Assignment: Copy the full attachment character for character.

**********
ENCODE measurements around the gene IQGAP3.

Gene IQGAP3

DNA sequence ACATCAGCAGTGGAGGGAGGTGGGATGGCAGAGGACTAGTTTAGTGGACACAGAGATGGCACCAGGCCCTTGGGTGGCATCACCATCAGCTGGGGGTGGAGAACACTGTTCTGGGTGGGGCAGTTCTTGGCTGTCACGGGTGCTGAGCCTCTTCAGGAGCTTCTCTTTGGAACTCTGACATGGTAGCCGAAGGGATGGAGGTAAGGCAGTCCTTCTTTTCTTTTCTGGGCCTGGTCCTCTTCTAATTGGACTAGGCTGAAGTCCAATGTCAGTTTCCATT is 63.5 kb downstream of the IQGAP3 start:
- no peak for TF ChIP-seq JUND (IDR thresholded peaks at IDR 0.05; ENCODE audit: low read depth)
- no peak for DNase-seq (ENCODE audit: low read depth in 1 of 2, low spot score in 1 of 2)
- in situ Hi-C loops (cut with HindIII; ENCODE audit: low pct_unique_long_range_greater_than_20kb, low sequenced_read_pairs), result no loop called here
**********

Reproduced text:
ENCODE measurements around the gene IQGAP3.

Gene IQGAP3

DNA sequence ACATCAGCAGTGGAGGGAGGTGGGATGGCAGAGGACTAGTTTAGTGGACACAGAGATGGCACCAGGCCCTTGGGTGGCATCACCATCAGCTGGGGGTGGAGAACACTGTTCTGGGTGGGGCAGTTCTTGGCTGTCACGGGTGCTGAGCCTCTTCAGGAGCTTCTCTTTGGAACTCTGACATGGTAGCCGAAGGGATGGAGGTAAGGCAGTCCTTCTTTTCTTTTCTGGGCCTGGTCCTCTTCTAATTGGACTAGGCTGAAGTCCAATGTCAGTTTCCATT is 63.5 kb downstream of the IQGAP3 start:
- no peak for TF ChIP-seq JUND (IDR thresholded peaks at IDR 0.05; ENCODE audit: low read depth)
- no peak for DNase-seq (ENCODE audit: low read depth in 1 of 2, low spot score in 1 of 2)
- in situ Hi-C loops (cut with HindIII; ENCODE audit: low pct_unique_long_range_greater_than_20kb, low sequenced_read_pairs), result no loop called here